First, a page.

Additionally, the study said, these women are generally the ones who base a lot of their self worth on their appearance. In addition to sharing more photos online, they also tend to have larger social "networks" on sites such as Facebook.
The study, "Contingencies of Self-Worth and Social-Networking-Site Behavior," was co-authored by Michael A. Stefanone, PhD, University at Buffalo; Derek Lackaff, PhD, University of Texas, Austin; and Devan Rosen, PhD, University of Hawaii, Manoa. It appeared in the latest issue of the journal Cyberpsychology, Behavior and Social Networking.
Stefanone said the following on his university's website:
"Although it's stereotypical and might have been predicted, it is disappointing to me that in the year 2011 so many young women continue to assert their self worth via their physical appearance -- in this case, by posting photos of themselves on Facebook as a form of advertisement. Perhaps this reflects the distorted value pegged to women's looks throughout the popular culture and in reality programming from 'The Bachelor' to 'Keeping Up with the Kardashians.'"The study delved into time spent online, the size of an individual's social network, their "friending behavior," and the number of pictures they shared. The average age of those involved was 23.3. There were 311 participants, with close to a 50/50 split (49.8 percent were female).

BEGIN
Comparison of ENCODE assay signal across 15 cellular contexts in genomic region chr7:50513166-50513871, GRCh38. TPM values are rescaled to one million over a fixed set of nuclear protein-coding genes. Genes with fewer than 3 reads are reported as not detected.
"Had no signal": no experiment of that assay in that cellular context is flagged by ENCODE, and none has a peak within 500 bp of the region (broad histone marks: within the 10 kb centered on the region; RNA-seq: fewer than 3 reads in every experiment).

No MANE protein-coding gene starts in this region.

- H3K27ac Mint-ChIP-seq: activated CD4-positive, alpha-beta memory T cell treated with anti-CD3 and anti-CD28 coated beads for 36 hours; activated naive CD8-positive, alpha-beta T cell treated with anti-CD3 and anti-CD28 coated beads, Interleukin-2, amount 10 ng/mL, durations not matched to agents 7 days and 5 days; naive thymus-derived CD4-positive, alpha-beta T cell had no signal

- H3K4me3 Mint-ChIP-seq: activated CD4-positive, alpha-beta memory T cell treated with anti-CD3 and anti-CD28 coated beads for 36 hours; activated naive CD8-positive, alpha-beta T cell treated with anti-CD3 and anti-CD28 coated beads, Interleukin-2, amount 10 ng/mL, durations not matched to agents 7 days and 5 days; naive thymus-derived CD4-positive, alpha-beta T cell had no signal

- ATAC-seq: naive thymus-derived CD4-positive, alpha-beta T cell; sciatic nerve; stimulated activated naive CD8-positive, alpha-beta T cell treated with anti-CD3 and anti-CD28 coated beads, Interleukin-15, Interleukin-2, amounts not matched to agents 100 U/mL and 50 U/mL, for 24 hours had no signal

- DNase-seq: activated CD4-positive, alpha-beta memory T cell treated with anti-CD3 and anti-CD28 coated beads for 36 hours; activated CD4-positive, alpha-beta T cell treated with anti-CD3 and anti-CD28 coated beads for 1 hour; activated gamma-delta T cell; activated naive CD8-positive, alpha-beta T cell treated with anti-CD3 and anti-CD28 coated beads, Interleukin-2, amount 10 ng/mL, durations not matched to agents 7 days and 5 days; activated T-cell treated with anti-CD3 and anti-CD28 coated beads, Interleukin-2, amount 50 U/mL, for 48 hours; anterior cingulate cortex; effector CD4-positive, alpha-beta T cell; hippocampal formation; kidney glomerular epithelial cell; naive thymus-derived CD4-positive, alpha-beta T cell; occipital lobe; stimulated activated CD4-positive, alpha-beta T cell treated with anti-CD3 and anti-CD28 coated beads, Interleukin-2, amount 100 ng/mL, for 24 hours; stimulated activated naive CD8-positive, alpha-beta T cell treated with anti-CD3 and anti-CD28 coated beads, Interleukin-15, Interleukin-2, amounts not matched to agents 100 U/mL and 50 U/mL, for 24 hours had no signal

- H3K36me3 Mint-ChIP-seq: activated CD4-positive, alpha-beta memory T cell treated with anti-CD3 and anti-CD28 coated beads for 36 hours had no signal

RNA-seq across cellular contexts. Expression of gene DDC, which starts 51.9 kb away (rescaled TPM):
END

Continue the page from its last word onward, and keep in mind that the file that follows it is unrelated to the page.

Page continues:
Subjects were asked about their typical behavior on Facebook, and completed a questionnaire "measuring their contingencies of self worth."
According to the study, women post about five times as many pictures on Facebook as men do. That is an amazing statistic.
Watch an interview with Stefanone below.